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The impact of comorbid disease history on all-cause and cancer-specific mortality in myeloid leukemia and myeloma - a Swedish population-based study.

Mohammadi M, Cao Y, Glimelius I, Bottai M, Eloranta S, Smedby KE - BMC Cancer (2015)

Bottom Line: Comorbidity was associated with increased all-cause as well as cancer-specific mortality (cancer-specific MRR: AML = 1.27, 95 % CI: 1.15-1.40; CML = 1.28, 0.96-1.70; myeloma = 1.17, 1.08-1.28) compared with patients without comorbidity.The difference in the probability of cancer-specific death, comparing patients with and without comorbidity, was largest among AML patients <70 years, whereas in myeloma the difference did not vary by age among the elderly.The results highlight the need for a better balance between treatment toxicity and efficacy in comorbid and elderly AML, CML and myeloma patients.

View Article: PubMed Central - PubMed

Affiliation: Division of Epidemiology, Institute of Environmental Medicine, Karolinska Institutet, Stockholm, Sweden. mohammad.mohammadi@ki.se.

ABSTRACT

Background: Comorbidity increases overall mortality in patients diagnosed with hematological malignancies. The impact of comorbidity on cancer-specific mortality, taking competing risks into account, has not been evaluated.

Methods: Using the Swedish Cancer Register, we identified patients aged >18 years with a first diagnosis of acute myeloid leukemia (AML, N = 2,550), chronic myeloid leukemia (CML, N = 1,000) or myeloma (N = 4,584) 2002-2009. Comorbid disease history was assessed through in- and out-patient care as defined in the Charlson comorbidity index. Mortality rate ratios (MRR) were estimated through 2012 using Poisson regression. Probabilities of cancer-specific death were computed using flexible parametric survival models.

Results: Comorbidity was associated with increased all-cause as well as cancer-specific mortality (cancer-specific MRR: AML = 1.27, 95 % CI: 1.15-1.40; CML = 1.28, 0.96-1.70; myeloma = 1.17, 1.08-1.28) compared with patients without comorbidity. Disorders associated with higher cancer-specific mortality were renal disease (in patients with AML, CML and myeloma), cerebrovascular conditions, dementia, psychiatric disease (AML, myeloma), liver and rheumatic disease (AML), cardiovascular and pulmonary disease (myeloma). The difference in the probability of cancer-specific death, comparing patients with and without comorbidity, was largest among AML patients <70 years, whereas in myeloma the difference did not vary by age among the elderly. The probability of cancer-specific death was generally higher than other-cause death even in older age groups, irrespective of comorbidity.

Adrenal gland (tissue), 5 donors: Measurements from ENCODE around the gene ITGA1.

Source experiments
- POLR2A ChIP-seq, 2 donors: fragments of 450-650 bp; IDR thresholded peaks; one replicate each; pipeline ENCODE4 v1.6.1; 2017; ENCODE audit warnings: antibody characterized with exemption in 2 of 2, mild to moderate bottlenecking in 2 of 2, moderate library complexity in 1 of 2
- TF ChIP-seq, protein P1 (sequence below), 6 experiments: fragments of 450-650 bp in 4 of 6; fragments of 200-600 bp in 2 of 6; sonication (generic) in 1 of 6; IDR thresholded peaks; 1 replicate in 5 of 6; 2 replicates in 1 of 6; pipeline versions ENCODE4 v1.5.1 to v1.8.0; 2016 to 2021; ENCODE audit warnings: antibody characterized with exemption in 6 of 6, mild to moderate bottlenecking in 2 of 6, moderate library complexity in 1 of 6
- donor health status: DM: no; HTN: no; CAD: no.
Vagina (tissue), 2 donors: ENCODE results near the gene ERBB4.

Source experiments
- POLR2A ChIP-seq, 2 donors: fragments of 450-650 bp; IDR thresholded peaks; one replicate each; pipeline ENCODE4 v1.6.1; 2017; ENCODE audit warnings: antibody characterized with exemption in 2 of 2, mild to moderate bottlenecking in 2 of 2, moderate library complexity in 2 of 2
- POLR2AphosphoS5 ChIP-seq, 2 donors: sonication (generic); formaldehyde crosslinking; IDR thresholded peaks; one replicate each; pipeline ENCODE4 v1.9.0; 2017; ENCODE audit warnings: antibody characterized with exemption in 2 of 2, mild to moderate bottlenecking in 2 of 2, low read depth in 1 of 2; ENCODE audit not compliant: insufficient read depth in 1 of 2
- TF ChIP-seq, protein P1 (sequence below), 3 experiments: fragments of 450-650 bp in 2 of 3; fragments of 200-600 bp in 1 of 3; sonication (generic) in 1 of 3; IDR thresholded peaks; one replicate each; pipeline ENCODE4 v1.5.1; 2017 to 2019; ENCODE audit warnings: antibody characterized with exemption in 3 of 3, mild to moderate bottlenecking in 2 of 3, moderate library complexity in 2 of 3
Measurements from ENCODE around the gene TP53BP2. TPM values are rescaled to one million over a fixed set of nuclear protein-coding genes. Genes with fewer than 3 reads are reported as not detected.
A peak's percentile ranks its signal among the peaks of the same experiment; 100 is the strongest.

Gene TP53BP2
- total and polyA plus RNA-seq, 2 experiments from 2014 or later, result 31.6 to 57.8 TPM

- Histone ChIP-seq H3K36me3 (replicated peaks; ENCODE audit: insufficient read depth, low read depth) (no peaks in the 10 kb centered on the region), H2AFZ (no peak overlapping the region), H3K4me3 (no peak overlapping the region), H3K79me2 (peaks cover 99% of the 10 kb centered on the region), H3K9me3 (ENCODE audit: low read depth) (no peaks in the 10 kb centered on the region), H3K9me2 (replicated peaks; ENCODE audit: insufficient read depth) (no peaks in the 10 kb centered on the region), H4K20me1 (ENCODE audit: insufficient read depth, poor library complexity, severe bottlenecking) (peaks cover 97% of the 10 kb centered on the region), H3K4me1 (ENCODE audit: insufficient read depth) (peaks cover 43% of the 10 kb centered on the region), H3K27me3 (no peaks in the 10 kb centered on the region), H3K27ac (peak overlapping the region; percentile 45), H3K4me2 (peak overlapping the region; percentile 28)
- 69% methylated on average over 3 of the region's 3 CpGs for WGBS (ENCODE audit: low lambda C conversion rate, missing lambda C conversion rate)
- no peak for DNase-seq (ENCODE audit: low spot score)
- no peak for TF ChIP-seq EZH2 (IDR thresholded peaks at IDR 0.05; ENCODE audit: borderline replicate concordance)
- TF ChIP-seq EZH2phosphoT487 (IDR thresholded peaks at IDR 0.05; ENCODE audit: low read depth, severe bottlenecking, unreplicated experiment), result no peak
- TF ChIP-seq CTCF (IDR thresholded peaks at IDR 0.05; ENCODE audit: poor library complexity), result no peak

Conclusion: Comorbidities associated with organ failure or cognitive function are associated with poorer prognosis in several hematological malignancies, likely due to lower treatment tolerability. The results highlight the need for a better balance between treatment toxicity and efficacy in comorbid and elderly AML, CML and myeloma patients.

No MeSH data available.


Related in: MedlinePlus

Stacked cumulative probability of cancer-specific and other-cause death, among CML patients aged 60–89 years
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Fig3: Stacked cumulative probability of cancer-specific and other-cause death, among CML patients aged 60–89 years

Mentions: In analyses of specific comorbid diseases, most tended to be associated with a nominally higher all-cause as well as CML-specific mortality, but numbers were low reducing the precision. History of cardiovascular and renal disorders and dementia were significantly associated with all-cause death, whereas only renal disorders were associated with increased risk of CML-specific death (MRR = 7.47, 95 % CI: 1.66–33.6) (Fig. 1). Among men 70–89 years of age (but not those aged 60–69 years), the probability of dying from causes other than CML was greater than the probability of dying from CML within 5 years after diagnosis, regardless of the presence or absence of comorbidity (Fig. 3). Among men 60–69 years, the 5-year probability of CML-specific death was significantly higher for those with comorbid disease than those without (31 vs 18 %, difference 12.6 %, 95 % CI: 2.5–22.7, Additional file 3: Table S3). In older age groups there were no statistically significant differences in probabilities of cancer-specific or other-cause death among patients with and without comorbidities. In contrast, among women, comorbid disease conferred a higher probability of mainly cancer-specific death in ages 80–89 years (55 vs 41 %, difference 13.7, 95 % CI: 3.6–23.8) but no significant differences in cancer-specific or other-cause death in younger age groups (Additional file 4: Table S4).Fig. 3